Souvenirs given to participants in a Valentine's Day tour of the Newtown Creek Wastewater Treatment Plant. (Nina Agrawal / Los Angeles Times)

“My goal is that everybody should know what happens after you flush,” Pam Elardo, the ebullient, fast-talking deputy commissioner for wastewater treatment, said before picking up a jar full of shriveled, gray baby wipes and imploring people to stop sending them down the toilet.

“We get … a load of things like this,” she said. “If it’s not pee, poop, puke or toilet paper — the four Ps — don’t flush it.”

Elardo handed the rest of the lecture off to Zainool Ali, the current plant chief, who likes to joke that some people come on the tour single but leave as couples.

“Today, for you guys, we lit the eggs red,” Ali told the audience, eliciting oohs and aahs. (“How much of my taxpayer money goes toward that?” one woman joked under her breath.)

Ali described the main elements of sewage treatment, his voice rising above the humming of machines blowing air into tanks to help bacteria break down waste.

New York’s wastewater treatment system, which mostly processes sewage, rainwater and runoff together, dates to the 1890s, before which untreated sewage was dumped directly into waterways.

“The rivers around New York City were a giant cesspool,” Ali said, prompting a collective “ugh” from the audience.

Today, though, an extensive network of sewer catch basins, pipes, pumping stations, overflow retention facilities and treatment plants work together to process the 1.3 billion gallons of wastewater produced in the city each day. (Still, on days of heavy rain, the system can find itself outmatched, with the overflow going directly into waterways.)

The treatment process begins with screening, when giant mechanical rakes filter out large objects such as baby wipes and plastic bags, which can’t be treated and can jam up machinery. They are deposited onto conveyor belts that drop them down chutes into dumpsters, which get carted off to landfills.

From there, the water goes through finer filtration, processing by microorganisms and finally disinfection, before ultimately being released into waterways. Throughout treatment, air in the facility is passed through carbon to minimize odors.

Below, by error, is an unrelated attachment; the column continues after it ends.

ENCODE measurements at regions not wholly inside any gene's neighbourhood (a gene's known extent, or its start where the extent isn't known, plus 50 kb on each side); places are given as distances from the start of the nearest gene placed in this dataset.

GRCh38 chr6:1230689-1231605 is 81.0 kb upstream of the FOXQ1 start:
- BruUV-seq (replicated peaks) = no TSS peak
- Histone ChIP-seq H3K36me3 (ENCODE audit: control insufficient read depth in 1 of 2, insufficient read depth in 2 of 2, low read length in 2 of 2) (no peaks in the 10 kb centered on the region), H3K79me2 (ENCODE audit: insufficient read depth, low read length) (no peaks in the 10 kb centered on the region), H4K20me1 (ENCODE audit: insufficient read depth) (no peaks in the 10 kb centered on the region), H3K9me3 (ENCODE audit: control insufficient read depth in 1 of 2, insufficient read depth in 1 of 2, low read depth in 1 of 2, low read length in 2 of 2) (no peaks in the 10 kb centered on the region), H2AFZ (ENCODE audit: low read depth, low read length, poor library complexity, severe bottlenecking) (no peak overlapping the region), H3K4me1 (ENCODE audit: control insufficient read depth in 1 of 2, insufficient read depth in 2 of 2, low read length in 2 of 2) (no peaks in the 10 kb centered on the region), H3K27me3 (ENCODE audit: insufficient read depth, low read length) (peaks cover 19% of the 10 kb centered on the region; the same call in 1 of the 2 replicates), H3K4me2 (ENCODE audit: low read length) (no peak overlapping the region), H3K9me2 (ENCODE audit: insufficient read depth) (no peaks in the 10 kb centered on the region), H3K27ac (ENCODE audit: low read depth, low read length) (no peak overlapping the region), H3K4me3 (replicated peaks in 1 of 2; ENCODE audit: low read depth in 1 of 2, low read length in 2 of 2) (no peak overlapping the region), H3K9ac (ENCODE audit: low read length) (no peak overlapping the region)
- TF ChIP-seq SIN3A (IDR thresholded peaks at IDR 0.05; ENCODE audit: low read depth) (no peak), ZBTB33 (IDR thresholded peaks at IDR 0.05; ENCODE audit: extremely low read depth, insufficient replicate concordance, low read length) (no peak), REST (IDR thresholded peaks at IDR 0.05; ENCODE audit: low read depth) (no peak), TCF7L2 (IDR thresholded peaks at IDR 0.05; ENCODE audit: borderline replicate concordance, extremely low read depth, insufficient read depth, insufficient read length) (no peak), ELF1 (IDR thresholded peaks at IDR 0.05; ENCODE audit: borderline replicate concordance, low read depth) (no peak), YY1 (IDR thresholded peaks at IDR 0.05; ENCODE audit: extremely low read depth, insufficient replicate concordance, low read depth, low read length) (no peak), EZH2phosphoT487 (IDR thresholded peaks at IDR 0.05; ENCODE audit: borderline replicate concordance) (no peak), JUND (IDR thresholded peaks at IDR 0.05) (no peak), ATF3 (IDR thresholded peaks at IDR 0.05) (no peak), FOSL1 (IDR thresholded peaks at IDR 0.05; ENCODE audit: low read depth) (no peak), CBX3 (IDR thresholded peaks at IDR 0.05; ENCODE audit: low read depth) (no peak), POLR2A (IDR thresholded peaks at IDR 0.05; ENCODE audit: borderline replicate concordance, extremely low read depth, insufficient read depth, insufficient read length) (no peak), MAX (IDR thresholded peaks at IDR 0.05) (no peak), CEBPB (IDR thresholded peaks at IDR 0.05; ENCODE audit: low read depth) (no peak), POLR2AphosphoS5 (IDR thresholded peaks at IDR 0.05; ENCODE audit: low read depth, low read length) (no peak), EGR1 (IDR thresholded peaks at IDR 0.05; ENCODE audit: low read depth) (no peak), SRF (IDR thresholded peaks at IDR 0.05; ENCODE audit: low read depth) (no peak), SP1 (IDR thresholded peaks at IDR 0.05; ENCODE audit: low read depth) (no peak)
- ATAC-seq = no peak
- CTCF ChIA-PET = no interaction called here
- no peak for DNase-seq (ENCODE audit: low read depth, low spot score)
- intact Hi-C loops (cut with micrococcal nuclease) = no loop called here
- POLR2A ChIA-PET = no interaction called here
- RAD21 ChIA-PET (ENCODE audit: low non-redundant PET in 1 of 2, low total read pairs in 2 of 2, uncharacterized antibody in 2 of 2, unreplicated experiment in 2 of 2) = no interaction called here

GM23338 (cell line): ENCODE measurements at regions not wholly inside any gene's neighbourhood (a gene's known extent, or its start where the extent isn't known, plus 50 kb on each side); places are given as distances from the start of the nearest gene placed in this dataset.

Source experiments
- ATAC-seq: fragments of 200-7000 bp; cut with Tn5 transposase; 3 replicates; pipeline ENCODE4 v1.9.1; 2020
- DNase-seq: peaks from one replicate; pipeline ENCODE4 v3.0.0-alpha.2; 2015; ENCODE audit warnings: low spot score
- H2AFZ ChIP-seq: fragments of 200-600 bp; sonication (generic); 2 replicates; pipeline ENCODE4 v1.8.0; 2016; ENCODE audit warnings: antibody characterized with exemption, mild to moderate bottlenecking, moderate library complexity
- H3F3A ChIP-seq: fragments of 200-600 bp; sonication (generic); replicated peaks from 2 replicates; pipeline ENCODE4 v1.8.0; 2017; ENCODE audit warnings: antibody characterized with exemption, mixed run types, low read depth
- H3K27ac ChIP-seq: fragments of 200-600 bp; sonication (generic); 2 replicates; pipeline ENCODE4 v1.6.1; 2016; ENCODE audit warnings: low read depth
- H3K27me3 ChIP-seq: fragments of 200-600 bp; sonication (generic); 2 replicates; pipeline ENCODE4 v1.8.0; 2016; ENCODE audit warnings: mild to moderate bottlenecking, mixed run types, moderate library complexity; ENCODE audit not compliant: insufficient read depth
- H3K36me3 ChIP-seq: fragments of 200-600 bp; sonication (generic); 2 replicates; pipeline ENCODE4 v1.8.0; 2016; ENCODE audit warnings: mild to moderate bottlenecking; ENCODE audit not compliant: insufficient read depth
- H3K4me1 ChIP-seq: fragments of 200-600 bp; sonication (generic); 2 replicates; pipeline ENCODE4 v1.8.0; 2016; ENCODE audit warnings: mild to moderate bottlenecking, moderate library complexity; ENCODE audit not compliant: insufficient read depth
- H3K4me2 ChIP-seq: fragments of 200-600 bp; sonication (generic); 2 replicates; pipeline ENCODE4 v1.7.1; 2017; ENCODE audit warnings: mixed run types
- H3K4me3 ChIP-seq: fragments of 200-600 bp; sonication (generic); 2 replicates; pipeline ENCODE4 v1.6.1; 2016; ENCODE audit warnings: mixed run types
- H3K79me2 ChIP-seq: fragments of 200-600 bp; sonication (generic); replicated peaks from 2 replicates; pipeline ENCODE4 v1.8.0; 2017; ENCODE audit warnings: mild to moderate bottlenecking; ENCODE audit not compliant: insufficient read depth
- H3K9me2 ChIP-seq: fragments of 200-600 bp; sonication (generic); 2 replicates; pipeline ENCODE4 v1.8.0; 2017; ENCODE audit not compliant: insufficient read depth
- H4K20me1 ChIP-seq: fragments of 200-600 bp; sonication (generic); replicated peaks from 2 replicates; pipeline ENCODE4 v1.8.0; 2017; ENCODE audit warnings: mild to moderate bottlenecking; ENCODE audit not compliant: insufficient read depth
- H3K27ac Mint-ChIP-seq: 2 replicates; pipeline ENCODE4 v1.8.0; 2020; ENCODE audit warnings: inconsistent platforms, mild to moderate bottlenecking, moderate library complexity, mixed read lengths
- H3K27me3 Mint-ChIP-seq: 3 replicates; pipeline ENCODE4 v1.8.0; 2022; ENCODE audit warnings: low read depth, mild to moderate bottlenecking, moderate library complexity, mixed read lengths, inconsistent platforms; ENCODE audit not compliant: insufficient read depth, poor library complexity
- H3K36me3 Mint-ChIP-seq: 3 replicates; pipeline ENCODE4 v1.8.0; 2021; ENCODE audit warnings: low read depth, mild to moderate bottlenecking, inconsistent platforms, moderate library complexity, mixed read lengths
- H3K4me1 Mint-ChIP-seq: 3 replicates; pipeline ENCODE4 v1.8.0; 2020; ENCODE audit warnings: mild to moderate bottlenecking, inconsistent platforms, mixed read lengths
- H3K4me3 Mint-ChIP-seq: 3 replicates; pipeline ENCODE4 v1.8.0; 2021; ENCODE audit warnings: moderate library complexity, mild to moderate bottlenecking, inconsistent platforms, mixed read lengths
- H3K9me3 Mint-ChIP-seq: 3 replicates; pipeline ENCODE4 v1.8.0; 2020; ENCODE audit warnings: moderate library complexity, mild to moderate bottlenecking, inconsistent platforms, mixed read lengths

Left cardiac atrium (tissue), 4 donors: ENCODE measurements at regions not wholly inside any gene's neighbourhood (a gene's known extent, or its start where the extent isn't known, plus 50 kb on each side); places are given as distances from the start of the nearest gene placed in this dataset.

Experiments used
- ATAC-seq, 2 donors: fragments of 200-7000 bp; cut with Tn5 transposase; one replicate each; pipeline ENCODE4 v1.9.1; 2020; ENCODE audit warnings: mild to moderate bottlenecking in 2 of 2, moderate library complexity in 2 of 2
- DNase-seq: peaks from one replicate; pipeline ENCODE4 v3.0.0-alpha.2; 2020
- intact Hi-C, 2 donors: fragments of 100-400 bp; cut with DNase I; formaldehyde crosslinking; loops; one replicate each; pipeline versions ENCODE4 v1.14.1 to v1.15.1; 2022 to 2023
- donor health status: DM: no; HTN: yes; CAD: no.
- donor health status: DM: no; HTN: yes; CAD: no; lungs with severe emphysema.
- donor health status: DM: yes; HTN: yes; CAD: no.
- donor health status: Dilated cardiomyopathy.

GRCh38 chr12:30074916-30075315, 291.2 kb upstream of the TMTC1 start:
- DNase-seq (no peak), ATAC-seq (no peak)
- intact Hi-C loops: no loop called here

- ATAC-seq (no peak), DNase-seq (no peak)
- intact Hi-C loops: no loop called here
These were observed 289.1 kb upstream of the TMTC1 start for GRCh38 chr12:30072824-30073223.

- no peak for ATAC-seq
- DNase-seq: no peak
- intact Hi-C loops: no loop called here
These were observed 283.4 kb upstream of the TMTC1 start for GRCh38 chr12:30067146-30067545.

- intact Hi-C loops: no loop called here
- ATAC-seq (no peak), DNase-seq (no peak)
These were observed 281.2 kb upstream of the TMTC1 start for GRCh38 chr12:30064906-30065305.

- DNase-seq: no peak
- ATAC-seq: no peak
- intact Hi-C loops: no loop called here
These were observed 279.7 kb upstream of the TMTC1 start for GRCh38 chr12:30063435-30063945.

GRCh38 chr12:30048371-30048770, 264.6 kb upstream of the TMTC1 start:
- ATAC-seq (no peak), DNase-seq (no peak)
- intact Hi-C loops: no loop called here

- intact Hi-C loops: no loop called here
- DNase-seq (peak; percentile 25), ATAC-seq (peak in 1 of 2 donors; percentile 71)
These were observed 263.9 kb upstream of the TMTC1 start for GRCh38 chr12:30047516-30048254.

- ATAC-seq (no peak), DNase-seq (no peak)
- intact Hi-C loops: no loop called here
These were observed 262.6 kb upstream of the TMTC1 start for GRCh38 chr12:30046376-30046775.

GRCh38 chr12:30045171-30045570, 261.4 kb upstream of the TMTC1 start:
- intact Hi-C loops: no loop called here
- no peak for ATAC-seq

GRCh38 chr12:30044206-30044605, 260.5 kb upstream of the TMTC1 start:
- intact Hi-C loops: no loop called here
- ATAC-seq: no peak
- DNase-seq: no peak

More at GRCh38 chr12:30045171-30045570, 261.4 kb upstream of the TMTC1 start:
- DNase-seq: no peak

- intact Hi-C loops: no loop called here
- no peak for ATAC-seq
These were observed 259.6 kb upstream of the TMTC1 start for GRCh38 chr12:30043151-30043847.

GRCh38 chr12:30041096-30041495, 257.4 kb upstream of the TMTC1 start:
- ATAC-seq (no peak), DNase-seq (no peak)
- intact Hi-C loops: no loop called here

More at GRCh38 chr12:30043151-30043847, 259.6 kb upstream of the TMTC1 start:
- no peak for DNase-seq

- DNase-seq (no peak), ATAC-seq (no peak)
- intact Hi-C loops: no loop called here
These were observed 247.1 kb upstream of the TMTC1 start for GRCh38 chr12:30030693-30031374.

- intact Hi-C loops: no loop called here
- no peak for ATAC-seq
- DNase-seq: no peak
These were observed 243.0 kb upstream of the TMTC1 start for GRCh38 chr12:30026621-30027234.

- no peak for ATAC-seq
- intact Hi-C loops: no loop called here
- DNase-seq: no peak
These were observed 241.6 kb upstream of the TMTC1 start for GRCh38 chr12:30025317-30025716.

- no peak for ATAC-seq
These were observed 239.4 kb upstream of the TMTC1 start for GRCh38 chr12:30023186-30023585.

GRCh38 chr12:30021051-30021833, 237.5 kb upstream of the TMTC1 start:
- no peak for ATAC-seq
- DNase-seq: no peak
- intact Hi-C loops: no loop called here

From start to finish, the process takes about seven hours.

But dealing with the leftover sludge is a little trickier.

That’s where the egg digesters, the next stop on the tour, come in.

Rising 14 stories tall, the chambers provide a stomach-like environment at 98 degrees for bacteria to break down organic material in the sludge over 15 to 20 days, producing biogas — mostly methane — which is used to power boilers at the plant or flared off.

A couple look out from atop the digester eggs near Newtown Creek.
A couple look out from atop the digester eggs near Newtown Creek. (Josh Weinstein / For The Times)

Standing in a glass-encased walkway atop the giant eggs, wearing yellow hard hats and neon safety vests, tour participants peered through cauldron-like openings to glimpse the churning of the dark liquid, bubbles rising off it.

A sharp, distinct smell, more rotten eggs than sewage, wafted through their nostrils.

“I’ve been breathing through my mouth the whole time,” one woman said.

But others didn’t seem to mind.

“This was kind of perfect for us; we’re not typical Valentine’s people,” Novalis said.

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“Why would you want flowers and candies when you can get food waste?” Van said.

Though they had long since first uttered the words “I love you,” the tour still afforded them a bit of romance.

As they moved along the walkway, they sneaked photos of each other and paused for an occasional smooch, gazing out across the East River to the tops of skyscrapers invisible behind the fog.